Following on from last weekend’s catkins (posts passim), another sign of spring has just emerged: the croci (or crocuses) have burst into flower in the pocket park in Chaplin Road, Easton. On a bright, sunny day the flowers shine like beacons.

crocus in flower

Although not native to the British Isles, crocus sativus, the saffron crocus, has long been cultivated for the spice saffron.

Indeed, such cultivation has given rise to some place names. For starters, there’s Saffron Walden in Essex, as well as Croydon in the sprawl of Greater London.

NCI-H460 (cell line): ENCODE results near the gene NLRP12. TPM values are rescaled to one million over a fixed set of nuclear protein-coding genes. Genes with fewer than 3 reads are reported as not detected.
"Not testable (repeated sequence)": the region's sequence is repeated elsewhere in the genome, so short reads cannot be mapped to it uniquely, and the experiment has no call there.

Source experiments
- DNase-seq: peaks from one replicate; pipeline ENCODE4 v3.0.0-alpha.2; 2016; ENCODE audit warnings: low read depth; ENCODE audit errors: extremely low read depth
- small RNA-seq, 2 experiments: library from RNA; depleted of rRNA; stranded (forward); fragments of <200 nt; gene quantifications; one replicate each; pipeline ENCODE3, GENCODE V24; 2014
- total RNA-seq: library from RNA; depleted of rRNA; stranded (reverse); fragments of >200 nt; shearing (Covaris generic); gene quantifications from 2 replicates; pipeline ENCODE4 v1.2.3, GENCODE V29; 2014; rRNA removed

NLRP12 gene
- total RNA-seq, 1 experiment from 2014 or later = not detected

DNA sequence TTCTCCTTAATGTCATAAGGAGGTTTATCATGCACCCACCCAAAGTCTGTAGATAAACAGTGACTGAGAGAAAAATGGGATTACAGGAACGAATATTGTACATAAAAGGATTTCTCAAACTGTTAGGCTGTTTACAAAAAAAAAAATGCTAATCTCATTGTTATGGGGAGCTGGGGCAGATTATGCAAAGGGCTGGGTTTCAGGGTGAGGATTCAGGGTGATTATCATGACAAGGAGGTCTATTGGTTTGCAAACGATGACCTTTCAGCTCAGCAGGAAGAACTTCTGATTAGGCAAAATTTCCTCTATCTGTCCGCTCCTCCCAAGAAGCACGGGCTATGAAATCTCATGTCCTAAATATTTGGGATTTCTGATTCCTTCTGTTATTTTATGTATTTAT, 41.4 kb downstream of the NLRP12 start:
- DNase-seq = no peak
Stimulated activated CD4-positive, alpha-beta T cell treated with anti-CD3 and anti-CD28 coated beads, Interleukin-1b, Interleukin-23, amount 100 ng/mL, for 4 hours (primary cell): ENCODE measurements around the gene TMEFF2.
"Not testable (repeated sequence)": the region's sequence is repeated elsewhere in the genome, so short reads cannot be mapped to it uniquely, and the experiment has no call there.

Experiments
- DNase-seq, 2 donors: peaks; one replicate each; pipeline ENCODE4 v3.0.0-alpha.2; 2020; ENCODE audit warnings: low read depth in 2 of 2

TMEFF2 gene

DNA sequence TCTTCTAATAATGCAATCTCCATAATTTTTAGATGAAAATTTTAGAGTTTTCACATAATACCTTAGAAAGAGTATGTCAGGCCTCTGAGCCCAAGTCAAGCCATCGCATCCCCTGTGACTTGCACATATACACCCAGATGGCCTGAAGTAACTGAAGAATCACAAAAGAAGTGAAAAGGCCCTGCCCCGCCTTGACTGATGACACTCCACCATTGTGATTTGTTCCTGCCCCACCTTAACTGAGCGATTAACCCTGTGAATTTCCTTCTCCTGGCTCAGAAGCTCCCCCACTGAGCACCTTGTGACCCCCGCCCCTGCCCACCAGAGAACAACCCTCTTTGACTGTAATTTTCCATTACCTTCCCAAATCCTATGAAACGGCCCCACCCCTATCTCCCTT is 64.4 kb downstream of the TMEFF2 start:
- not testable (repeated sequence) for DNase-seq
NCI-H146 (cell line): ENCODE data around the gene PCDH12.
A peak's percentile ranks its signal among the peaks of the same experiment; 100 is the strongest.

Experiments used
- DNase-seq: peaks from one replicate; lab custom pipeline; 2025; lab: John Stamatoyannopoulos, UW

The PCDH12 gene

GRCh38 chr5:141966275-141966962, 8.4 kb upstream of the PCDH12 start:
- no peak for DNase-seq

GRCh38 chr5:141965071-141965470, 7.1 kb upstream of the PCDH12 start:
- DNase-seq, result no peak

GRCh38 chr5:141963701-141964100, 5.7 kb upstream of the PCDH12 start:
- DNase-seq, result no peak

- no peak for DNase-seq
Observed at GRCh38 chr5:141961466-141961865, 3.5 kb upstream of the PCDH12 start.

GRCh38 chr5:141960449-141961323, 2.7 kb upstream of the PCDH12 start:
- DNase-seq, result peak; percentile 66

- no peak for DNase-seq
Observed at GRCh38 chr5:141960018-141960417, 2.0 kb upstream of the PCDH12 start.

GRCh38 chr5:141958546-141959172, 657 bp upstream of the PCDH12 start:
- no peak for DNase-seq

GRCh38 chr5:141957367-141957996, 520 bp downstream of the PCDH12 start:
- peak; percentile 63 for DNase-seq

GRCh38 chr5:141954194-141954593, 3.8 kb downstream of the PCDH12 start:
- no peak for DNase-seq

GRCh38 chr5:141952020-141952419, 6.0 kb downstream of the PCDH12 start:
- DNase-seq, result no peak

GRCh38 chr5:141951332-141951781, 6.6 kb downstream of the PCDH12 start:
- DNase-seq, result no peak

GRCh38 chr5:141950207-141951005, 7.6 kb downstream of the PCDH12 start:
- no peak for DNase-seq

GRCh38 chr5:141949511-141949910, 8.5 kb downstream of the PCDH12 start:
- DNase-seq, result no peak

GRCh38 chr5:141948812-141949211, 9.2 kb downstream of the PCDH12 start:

As regards the latter, the theory accepted by most philologists is that the name Croydon derives originally from the Anglo-Saxon croh, meaning “crocus”, and denu, “valley”, indicating that it was a centre for the cultivation of saffron. It has been argued that this cultivation is likely to have taken place in the Roman period, when the saffron crocus would have been grown to supply the London market, most probably for medicinal purposes, and particularly for the treatment of granulation of the eyelids.

The croci shown above are not saffron crocus, but are still a welcome sight. On a sunny day the air inside the flower cup of the crocus is said to be some degrees warmer than the surrounding air, making it a welcome place to visit for early pollinating insects.